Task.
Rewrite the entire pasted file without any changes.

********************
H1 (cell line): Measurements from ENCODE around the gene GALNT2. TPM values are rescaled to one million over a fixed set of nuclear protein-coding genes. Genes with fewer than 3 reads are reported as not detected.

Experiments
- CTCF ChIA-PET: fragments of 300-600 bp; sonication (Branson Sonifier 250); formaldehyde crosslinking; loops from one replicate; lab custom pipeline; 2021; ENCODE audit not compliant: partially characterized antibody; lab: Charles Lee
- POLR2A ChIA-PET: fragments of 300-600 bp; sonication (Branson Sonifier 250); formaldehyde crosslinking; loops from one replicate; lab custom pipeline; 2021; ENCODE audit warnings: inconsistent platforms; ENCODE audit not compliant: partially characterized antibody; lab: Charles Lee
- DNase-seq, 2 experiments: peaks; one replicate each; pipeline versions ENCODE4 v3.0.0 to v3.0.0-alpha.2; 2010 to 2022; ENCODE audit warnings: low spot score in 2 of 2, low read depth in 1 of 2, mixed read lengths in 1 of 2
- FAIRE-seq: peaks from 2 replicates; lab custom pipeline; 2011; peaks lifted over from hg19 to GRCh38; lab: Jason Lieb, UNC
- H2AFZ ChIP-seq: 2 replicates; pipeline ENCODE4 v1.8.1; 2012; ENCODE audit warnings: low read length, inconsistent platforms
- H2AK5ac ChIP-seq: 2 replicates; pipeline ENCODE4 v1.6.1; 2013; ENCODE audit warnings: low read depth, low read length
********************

H1 (cell line): Measurements from ENCODE around the gene GALNT2. TPM values are rescaled to one million over a fixed set of nuclear protein-coding genes. Genes with fewer than 3 reads are reported as not detected.

Experiments
- CTCF ChIA-PET: fragments of 300-600 bp; sonication (Branson Sonifier 250); formaldehyde crosslinking; loops from one replicate; lab custom pipeline; 2021; ENCODE audit not compliant: partially characterized antibody; lab: Charles Lee
- POLR2A ChIA-PET: fragments of 300-600 bp; sonication (Branson Sonifier 250); formaldehyde crosslinking; loops from one replicate; lab custom pipeline; 2021; ENCODE audit warnings: inconsistent platforms; ENCODE audit not compliant: partially characterized antibody; lab: Charles Lee
- DNase-seq, 2 experiments: peaks; one replicate each; pipeline versions ENCODE4 v3.0.0 to v3.0.0-alpha.2; 2010 to 2022; ENCODE audit warnings: low spot score in 2 of 2, low read depth in 1 of 2, mixed read lengths in 1 of 2
- FAIRE-seq: peaks from 2 replicates; lab custom pipeline; 2011; peaks lifted over from hg19 to GRCh38; lab: Jason Lieb, UNC
- H2AFZ ChIP-seq: 2 replicates; pipeline ENCODE4 v1.8.1; 2012; ENCODE audit warnings: low read length, inconsistent platforms
- H2AK5ac ChIP-seq: 2 replicates; pipeline ENCODE4 v1.6.1; 2013; ENCODE audit warnings: low read depth, low read length